If I’d known what was inside, I would have missed out on the creamy deliciousness that is burrata.
On a recent visit to Cape Cod, we visited the Chatham Farmers Market, where the friendly cheesemongers from Fromage à Trois were offering handmade mozzarella and ravioli and a cheese called “Goat Cheese Burrata,” nicely wrapped in checkerboard tissue paper and sold with the promise “not like any goat cheese you’ve ever had.”
I’m a goat cheese lover, and I’m always up for trying a new local product. The friendly wide-eyed kid manning the table had hooked me. I bought a little package thinking it would be the perfect accompaniment for the Truro Vineyards Cabernet Franc we’d already picked up. [Yes, you can buy wine at Cape Cod farmers markets!]
|Still-life with burrata on a plate and its empty wrapper.|
Back at the cabin we opened up the package to discover what looked like mozzarella, but instead of being a ball, it was more like a sack, gathered and crumpled at the top. We sliced it open and found that while the outside was firm like mozzarella, the inside was creamy and lightly flavored with herbs. It was so deliciously rich that we knew not to polish it off in one sitting. We ate over the coarse of three evenings on lightly toasted rounds of cheese bread and some Gala apple slices.
Once vacation was over and I was back home, I googled burrata to learn it means “buttered” in Italian and was originally devised as a way for using up the curds leftover in mozzarella making. The cheese-maker would make a small pouch (instead of a ball) of mozzarella. Then he would gather together the leftover curds, mix them with cream, fill the pouch, and tie off the top.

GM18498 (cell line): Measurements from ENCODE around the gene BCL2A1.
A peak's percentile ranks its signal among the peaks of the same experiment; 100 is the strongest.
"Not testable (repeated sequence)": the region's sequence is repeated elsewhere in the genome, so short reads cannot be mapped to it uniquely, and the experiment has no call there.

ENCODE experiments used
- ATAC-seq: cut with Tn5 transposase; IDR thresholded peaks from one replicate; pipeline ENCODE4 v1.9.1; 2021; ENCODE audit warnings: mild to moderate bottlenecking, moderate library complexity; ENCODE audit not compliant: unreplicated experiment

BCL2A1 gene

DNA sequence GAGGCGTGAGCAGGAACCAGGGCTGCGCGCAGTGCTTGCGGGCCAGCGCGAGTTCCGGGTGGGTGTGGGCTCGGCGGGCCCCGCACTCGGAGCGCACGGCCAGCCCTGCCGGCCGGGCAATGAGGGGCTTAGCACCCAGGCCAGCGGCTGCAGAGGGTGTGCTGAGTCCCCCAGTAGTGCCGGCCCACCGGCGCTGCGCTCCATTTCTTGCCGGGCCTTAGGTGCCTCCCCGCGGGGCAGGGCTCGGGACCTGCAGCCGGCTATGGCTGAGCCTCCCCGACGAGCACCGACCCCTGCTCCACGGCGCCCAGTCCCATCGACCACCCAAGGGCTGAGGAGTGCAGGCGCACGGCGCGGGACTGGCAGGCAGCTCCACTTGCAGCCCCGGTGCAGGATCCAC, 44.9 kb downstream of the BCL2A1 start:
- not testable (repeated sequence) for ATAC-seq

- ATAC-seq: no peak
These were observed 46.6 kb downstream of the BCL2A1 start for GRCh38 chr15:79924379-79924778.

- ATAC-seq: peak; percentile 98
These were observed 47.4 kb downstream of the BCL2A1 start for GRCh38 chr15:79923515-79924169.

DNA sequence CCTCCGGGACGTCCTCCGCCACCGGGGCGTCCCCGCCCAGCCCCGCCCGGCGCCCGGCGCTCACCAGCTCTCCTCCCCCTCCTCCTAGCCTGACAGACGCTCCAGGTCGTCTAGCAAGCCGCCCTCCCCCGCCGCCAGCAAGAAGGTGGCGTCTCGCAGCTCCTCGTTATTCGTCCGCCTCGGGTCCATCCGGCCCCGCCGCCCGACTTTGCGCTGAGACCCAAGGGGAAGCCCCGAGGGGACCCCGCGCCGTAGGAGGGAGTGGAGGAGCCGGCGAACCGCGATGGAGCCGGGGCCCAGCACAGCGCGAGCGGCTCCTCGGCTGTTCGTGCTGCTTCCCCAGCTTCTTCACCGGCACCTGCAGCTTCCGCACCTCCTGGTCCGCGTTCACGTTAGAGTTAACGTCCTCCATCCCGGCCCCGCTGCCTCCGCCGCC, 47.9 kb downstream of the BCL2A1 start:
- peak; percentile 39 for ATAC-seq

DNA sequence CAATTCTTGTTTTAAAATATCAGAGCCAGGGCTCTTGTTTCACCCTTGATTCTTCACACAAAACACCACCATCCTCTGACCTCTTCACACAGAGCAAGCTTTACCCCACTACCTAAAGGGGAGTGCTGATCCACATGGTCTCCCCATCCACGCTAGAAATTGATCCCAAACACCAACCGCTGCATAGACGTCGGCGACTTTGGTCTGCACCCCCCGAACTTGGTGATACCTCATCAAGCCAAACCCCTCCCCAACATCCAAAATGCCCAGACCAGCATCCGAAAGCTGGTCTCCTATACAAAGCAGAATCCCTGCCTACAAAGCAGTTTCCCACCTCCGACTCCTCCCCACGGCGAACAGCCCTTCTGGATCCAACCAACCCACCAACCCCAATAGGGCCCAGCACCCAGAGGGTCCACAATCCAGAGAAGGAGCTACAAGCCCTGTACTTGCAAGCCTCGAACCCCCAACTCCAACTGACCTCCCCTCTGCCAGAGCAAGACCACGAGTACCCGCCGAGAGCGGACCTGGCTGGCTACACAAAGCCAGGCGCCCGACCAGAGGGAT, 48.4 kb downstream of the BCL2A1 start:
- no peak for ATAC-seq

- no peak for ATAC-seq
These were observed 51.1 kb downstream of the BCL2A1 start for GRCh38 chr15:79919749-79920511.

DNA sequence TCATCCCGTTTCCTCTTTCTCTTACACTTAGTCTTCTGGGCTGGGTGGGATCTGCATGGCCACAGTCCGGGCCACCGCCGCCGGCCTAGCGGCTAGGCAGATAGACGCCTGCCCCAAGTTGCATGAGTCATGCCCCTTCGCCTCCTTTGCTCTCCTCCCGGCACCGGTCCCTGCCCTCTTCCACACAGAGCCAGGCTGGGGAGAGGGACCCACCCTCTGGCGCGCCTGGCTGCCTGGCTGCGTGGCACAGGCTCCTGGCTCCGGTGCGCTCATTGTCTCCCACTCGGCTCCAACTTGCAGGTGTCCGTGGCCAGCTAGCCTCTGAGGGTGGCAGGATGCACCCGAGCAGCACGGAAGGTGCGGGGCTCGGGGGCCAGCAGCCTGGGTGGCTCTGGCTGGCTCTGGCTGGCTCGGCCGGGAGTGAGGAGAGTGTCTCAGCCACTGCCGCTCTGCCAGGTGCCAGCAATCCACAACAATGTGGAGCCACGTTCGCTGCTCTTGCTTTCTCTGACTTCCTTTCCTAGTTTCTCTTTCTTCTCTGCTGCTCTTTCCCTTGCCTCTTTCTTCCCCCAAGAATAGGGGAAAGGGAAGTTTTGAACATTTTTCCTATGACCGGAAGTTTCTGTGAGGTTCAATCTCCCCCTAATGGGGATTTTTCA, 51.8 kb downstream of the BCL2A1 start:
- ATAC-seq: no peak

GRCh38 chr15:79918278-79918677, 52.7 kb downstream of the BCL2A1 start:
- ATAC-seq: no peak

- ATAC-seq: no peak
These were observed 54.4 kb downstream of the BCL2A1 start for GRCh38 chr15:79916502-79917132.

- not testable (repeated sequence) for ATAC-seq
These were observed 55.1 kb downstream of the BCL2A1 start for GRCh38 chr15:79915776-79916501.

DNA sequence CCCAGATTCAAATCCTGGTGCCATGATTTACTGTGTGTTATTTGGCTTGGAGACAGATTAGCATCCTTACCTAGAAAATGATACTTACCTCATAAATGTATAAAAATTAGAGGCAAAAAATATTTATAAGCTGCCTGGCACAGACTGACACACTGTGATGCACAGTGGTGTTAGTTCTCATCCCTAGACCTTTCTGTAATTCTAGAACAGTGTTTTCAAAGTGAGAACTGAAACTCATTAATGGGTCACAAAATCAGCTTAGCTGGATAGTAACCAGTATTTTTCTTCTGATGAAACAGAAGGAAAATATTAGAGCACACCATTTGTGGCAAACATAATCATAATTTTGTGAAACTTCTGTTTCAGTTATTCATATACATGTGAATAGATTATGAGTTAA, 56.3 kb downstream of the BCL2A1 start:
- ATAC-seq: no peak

In reading the label I’d saved from my burrata, I saw that mascarpone was listed instead of cream. Good, I thought, cheese, not cream. But, on googling mascarpone, I discovered its 47% butterfat vs. 36% for heavy cream!
I also discovered that, despite its fat, burrata, like bacon, is all the rage. Check out this recent recipe from the New York Times for zucchini blossoms stuffed with burrata.
Nora Singley’s Cheesemonger blog is a treasure trove of burrata facts and includes some great photos. And, if you are feeling adventurous, visit the Sunday Suppers site for instructions on making your own.
Go ahead, indulge. But not too often and not too much. Perhaps with friends. Burrata Beware.
Happy Monday. Thanks for reading.
I often blog on food, food issues, or topics related to growing things on Monday in support of Meatless Monday, one of several programs developed in the Healthy Monday project, founded in 2003 in association with Columbia University’s Mailman School of Public Health, Johns Hopkins Bloomberg School of Public Health and Syracuse University’s Newhouse School of Communications. Meatless Monday’s goal is “to help reduce meat consumption 15% in order to improve personal health and the health of our planet.”